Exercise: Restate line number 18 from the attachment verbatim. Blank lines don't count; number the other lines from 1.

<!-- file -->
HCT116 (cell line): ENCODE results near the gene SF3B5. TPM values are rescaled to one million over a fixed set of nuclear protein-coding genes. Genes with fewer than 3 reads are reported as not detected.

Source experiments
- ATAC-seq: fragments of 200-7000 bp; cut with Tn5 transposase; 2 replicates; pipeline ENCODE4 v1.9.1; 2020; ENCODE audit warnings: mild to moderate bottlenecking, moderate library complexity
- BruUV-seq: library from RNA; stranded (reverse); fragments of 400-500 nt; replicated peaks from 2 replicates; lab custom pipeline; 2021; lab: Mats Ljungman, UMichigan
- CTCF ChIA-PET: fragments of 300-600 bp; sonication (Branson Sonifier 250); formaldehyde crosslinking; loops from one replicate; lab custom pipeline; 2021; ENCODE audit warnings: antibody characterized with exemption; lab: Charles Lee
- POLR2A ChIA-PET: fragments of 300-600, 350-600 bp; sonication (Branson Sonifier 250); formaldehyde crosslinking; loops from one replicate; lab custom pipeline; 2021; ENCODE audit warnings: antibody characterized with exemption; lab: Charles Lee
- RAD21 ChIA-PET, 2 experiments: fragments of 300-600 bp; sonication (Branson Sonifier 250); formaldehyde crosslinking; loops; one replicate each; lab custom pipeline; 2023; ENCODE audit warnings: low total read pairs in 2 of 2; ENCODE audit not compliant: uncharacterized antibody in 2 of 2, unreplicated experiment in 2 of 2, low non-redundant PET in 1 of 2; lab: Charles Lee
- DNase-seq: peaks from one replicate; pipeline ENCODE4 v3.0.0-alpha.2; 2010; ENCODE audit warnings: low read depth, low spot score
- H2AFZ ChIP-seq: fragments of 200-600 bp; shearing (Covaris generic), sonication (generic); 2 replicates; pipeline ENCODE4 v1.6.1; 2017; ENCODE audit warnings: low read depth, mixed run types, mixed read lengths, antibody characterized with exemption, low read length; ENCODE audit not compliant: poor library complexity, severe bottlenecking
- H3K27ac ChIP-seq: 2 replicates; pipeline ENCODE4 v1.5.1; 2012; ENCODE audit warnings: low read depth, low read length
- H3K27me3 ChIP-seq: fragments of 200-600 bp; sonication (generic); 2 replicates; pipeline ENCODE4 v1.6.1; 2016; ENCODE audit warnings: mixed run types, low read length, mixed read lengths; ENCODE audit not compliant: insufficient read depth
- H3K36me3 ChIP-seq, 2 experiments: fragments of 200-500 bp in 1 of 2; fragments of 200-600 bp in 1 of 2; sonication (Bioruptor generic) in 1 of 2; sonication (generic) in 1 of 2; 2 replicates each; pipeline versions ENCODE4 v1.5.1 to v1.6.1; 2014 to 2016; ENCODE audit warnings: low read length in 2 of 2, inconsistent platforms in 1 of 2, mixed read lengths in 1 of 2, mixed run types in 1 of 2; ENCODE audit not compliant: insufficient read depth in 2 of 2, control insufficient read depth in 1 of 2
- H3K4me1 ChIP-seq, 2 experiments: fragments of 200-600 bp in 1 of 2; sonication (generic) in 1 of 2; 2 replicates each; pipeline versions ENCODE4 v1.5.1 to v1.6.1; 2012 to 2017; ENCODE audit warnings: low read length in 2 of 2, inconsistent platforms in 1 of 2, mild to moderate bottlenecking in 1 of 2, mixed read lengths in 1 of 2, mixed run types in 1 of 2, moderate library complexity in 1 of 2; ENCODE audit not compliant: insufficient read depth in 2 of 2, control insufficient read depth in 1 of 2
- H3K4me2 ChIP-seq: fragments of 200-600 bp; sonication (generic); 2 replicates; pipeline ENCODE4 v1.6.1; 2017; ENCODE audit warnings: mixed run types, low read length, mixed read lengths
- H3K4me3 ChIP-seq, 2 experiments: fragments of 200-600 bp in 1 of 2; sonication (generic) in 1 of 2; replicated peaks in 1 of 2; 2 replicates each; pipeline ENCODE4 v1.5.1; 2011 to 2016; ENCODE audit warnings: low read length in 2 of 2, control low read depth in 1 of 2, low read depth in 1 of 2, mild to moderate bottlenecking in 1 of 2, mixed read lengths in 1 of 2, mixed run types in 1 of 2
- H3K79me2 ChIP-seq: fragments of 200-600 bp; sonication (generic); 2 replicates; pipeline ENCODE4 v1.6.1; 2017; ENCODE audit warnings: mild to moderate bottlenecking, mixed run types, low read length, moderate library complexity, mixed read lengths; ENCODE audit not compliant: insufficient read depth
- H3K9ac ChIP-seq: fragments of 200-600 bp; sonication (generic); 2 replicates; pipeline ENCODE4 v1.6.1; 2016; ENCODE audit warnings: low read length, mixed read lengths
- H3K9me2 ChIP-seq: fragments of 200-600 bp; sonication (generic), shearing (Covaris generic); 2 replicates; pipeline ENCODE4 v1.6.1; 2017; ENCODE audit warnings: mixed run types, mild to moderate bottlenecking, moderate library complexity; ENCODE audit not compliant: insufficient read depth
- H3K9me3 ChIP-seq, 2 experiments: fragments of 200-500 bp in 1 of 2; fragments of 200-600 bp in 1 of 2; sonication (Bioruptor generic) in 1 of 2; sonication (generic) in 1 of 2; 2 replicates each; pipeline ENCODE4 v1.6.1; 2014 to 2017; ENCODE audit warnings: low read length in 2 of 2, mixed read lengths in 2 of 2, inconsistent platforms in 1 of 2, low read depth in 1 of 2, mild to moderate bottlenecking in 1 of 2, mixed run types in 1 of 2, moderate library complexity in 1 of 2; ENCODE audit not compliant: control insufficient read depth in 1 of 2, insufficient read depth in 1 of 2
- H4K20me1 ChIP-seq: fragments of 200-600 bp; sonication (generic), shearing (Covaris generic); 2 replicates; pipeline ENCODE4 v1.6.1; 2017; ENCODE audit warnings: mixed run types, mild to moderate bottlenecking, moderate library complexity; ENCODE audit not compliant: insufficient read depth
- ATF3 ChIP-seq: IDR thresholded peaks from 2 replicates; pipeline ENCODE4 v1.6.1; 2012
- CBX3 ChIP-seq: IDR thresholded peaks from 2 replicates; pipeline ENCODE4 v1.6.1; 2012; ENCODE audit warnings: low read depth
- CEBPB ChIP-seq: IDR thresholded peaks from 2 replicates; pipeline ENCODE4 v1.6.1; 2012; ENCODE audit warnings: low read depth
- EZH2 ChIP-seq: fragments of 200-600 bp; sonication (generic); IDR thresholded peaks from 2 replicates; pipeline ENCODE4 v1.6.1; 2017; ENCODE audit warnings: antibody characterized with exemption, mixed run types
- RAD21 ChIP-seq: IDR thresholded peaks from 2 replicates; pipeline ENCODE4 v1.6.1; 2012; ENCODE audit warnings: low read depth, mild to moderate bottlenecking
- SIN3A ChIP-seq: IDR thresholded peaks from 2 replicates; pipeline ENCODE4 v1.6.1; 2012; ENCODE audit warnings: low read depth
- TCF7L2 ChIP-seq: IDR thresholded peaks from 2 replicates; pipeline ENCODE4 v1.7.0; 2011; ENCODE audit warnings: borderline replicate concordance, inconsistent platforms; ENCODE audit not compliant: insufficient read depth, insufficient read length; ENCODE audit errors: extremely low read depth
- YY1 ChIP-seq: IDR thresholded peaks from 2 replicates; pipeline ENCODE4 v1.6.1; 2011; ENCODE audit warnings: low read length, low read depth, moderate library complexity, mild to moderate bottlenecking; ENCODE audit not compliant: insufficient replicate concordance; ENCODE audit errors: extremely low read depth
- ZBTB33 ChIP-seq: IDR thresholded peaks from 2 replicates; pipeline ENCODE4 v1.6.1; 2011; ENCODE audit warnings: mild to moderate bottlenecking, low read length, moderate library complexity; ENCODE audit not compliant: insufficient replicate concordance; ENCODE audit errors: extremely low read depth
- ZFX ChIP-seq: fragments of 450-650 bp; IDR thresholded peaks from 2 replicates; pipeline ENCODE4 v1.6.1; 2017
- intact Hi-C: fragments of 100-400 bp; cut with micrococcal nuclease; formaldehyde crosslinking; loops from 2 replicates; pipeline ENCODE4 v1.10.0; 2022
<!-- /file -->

- H3K9me2 ChIP-seq: fragments of 200-600 bp; sonication (generic), shearing (Covaris generic); 2 replicates; pipeline ENCODE4 v1.6.1; 2017; ENCODE audit warnings: mixed run types, mild to moderate bottlenecking, moderate library complexity; ENCODE audit not compliant: insufficient read depth